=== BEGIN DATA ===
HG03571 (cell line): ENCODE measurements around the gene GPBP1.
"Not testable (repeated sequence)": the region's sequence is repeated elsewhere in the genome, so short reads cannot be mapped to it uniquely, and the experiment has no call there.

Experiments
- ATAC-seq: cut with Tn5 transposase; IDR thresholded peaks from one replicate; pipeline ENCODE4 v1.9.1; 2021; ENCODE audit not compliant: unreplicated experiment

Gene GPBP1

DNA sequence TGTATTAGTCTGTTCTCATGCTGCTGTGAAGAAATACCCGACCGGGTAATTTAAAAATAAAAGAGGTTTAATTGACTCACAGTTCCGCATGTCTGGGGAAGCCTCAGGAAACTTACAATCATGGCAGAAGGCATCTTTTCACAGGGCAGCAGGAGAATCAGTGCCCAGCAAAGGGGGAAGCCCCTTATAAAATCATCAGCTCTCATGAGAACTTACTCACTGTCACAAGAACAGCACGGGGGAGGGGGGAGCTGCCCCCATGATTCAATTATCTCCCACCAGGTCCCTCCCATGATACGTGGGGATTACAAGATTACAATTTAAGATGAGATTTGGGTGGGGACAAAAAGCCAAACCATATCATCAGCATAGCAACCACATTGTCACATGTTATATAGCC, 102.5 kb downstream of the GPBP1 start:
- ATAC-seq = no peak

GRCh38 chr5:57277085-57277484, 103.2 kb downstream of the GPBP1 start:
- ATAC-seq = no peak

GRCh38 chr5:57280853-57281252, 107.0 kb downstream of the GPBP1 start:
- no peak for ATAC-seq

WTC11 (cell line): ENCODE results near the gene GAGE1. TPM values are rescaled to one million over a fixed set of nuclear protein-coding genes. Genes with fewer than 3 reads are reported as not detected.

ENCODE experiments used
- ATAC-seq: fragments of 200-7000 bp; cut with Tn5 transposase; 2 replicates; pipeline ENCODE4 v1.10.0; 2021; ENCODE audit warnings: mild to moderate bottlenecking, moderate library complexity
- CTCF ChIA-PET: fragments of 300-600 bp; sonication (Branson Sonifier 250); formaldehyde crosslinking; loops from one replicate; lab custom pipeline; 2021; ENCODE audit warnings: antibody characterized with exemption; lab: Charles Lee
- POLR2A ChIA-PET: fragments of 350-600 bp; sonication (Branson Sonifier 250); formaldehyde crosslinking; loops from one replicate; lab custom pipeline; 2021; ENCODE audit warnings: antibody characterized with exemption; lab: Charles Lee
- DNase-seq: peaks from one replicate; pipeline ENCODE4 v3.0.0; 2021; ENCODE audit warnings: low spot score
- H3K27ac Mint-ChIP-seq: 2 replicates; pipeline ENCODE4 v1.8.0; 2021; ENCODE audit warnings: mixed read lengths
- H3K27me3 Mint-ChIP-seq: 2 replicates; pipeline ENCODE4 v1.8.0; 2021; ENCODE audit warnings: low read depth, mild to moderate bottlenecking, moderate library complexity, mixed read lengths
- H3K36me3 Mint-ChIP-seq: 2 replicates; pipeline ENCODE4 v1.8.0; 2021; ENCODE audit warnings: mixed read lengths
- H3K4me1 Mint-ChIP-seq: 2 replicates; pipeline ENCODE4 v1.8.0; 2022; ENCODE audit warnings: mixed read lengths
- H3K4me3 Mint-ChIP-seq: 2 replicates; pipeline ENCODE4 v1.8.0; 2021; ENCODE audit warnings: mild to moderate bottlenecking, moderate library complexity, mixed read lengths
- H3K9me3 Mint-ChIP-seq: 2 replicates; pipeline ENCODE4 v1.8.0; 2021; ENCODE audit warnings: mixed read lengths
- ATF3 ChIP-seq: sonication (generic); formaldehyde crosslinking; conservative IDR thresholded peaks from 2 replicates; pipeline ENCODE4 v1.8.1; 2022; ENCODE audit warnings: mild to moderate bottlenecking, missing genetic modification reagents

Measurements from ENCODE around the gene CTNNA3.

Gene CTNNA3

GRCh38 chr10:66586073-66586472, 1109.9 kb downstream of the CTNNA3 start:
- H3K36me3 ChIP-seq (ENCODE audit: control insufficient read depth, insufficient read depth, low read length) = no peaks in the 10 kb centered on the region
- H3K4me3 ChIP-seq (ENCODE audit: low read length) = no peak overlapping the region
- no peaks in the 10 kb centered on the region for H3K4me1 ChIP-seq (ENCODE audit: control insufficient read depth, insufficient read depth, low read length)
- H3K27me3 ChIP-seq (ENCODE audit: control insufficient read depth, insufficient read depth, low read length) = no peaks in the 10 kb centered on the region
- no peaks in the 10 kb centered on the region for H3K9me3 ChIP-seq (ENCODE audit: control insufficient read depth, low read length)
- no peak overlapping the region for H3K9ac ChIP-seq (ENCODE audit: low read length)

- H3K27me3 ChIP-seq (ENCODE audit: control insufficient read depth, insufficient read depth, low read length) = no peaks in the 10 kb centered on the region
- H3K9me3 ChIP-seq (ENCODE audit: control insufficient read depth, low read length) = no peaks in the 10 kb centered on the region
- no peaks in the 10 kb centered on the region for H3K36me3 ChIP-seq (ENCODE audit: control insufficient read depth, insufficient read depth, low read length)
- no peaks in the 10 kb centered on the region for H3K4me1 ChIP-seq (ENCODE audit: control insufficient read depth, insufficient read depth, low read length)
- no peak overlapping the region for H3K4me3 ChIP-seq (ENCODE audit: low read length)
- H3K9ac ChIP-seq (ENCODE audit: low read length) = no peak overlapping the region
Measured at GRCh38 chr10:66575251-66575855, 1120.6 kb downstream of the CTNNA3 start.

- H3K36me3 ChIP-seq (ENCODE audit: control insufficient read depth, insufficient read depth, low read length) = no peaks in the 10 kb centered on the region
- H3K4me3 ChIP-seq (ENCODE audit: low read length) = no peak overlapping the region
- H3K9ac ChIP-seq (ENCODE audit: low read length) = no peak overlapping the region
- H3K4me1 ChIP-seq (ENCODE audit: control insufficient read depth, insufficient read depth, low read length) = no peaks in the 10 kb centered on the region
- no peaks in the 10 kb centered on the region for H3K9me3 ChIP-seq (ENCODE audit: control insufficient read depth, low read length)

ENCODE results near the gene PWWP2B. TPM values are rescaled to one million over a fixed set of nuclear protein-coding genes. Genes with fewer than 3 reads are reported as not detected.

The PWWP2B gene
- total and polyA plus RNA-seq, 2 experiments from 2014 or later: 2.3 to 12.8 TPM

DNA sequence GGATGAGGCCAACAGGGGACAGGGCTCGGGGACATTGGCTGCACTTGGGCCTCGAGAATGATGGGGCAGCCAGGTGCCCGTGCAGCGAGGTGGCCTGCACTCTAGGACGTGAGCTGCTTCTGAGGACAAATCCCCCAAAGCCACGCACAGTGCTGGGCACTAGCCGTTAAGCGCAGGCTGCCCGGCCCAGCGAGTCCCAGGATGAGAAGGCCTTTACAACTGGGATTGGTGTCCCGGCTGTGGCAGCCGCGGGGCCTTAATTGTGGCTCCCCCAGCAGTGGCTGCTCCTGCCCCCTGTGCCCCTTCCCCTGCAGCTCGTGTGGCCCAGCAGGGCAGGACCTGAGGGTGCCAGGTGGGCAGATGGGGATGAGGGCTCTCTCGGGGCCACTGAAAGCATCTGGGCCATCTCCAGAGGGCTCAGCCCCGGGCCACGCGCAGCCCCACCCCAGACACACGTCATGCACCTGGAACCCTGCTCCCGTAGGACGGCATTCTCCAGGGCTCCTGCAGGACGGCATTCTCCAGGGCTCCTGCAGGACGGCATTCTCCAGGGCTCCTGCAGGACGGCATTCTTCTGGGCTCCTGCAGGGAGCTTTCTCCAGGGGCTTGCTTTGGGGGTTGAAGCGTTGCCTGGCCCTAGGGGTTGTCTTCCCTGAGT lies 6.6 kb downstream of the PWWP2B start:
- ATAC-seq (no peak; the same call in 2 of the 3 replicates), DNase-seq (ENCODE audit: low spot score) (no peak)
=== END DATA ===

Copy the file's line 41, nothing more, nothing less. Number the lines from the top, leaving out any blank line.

- H3K36me3 ChIP-seq (ENCODE audit: control insufficient read depth, insufficient read depth, low read length) = no peaks in the 10 kb centered on the region